Paul Staniland, Adnan Naseemullah

Indirect Rule and Varieties of Governance

This article reexamines the venerable concept of indirect rule. We argue, drawing on evidence from colonial and postcolonial South Asia, that indirect rule actually represented a diverse set of governance forms that need to be clearly distinguished. Using a new typology of varieties of governance, we show that colonial governments established suzerainhybrid, and de jure governance, in addition to direct rule across territories, based on the incentives and constraints of the state. The repertoire of governance forms narrowed and changed but did not disappear during decolonization, showing that the postcolonial state had powerful reasons to maintain forms of heterodox governance. Dramatic shifts, alongside enduring continuity, challenge a simple narrative of path dependence and the adherence to tradition, instead showing that governments have made conscious choices about how to govern. We conclude by discussing the implications of these arguments for broader understandings of state power.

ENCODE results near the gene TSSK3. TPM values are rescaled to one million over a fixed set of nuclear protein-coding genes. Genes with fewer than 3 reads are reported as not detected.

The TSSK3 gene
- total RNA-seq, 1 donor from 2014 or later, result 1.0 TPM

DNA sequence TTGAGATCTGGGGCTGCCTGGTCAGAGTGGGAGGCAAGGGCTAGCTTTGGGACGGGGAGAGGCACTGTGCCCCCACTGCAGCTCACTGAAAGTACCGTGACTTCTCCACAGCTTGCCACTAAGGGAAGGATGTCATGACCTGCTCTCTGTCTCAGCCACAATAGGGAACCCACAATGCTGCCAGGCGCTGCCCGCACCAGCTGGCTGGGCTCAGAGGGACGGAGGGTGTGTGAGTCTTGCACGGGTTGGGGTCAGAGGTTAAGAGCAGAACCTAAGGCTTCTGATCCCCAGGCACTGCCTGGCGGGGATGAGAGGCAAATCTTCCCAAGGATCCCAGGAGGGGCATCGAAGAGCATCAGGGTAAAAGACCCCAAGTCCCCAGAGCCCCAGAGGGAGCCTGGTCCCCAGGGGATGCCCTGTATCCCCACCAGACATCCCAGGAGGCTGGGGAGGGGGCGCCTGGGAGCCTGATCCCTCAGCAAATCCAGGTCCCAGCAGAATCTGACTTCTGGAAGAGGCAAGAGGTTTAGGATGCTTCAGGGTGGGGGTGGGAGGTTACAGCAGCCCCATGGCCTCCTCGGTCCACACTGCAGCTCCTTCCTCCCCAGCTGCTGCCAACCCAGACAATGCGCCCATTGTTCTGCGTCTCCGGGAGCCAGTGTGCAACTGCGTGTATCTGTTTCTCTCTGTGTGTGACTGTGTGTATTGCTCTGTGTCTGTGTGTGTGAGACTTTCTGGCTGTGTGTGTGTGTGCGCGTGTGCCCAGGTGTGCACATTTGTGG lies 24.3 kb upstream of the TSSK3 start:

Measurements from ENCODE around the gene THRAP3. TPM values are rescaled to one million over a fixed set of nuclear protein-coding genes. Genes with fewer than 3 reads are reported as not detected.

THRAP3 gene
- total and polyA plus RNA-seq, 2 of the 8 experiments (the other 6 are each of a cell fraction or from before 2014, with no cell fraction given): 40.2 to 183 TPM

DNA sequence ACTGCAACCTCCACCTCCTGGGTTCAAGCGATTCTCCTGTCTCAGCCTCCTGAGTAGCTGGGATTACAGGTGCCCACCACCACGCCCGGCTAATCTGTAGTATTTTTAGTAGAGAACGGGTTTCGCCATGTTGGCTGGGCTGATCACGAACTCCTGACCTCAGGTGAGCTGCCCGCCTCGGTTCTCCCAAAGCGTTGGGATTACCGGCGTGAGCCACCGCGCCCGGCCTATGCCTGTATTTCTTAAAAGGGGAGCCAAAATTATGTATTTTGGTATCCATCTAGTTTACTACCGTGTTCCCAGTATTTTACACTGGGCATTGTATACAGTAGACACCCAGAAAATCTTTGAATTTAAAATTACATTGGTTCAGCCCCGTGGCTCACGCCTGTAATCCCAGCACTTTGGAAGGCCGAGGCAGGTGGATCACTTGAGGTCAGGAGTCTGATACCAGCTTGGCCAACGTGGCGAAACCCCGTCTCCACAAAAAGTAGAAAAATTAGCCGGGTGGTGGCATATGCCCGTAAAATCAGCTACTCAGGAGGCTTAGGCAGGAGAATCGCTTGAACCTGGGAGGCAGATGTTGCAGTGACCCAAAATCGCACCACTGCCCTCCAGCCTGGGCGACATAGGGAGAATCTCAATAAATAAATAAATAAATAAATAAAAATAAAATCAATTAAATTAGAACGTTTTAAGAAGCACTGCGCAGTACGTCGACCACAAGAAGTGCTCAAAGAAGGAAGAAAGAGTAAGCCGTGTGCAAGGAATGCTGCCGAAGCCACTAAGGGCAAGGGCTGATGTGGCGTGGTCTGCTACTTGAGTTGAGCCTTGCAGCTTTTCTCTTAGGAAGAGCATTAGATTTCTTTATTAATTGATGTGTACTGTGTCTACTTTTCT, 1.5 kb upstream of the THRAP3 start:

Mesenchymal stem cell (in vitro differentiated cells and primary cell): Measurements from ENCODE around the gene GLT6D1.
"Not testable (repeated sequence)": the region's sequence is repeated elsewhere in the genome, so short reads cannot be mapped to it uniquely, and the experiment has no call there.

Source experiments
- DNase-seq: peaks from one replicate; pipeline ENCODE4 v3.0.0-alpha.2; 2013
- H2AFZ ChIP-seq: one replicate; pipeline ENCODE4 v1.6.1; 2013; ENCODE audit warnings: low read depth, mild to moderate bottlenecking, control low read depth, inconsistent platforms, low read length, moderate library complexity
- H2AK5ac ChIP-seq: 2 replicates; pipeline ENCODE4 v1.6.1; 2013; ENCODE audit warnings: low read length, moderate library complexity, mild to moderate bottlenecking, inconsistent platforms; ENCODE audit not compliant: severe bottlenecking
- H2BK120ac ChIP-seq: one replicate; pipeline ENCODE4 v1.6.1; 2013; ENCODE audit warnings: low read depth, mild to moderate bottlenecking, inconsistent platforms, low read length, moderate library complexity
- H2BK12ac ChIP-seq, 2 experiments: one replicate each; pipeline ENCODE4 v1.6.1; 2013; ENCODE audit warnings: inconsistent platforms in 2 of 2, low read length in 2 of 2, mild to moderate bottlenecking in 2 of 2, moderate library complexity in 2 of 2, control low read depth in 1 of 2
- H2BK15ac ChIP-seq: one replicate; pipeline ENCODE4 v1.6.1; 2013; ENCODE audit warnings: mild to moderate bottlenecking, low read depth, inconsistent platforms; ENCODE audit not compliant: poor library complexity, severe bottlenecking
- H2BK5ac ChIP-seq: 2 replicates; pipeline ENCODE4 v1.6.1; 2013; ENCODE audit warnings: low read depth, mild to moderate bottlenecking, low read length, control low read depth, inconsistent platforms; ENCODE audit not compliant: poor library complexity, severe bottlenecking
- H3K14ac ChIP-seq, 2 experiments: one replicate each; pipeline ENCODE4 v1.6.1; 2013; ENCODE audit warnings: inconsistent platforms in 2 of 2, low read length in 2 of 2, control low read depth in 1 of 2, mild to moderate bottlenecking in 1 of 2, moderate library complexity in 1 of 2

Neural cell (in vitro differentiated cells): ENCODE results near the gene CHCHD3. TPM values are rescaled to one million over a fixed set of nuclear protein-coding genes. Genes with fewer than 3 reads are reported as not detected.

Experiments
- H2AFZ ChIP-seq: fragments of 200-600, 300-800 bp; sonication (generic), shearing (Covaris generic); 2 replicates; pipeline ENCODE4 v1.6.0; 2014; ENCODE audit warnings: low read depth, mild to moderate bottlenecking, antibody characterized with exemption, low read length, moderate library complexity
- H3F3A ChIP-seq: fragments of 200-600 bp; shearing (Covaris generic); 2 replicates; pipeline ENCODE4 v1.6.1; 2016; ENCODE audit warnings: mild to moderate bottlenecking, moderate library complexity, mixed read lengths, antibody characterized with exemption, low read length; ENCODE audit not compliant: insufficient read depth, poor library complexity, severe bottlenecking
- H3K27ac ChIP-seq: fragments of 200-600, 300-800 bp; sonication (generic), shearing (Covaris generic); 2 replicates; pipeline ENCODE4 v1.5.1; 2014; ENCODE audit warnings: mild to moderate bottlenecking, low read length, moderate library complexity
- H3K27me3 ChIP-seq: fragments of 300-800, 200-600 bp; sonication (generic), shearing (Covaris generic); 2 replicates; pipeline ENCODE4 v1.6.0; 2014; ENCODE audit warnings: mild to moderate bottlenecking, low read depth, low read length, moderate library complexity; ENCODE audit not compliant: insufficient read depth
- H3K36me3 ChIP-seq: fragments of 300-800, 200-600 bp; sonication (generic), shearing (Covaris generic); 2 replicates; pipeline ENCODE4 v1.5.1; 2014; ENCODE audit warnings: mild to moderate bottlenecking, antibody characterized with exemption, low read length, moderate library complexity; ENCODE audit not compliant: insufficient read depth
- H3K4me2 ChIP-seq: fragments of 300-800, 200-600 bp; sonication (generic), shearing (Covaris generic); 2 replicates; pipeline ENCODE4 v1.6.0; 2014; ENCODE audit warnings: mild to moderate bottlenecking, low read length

Governance: An International Journal of Policy, Administration, and Institutions

The University of Chicago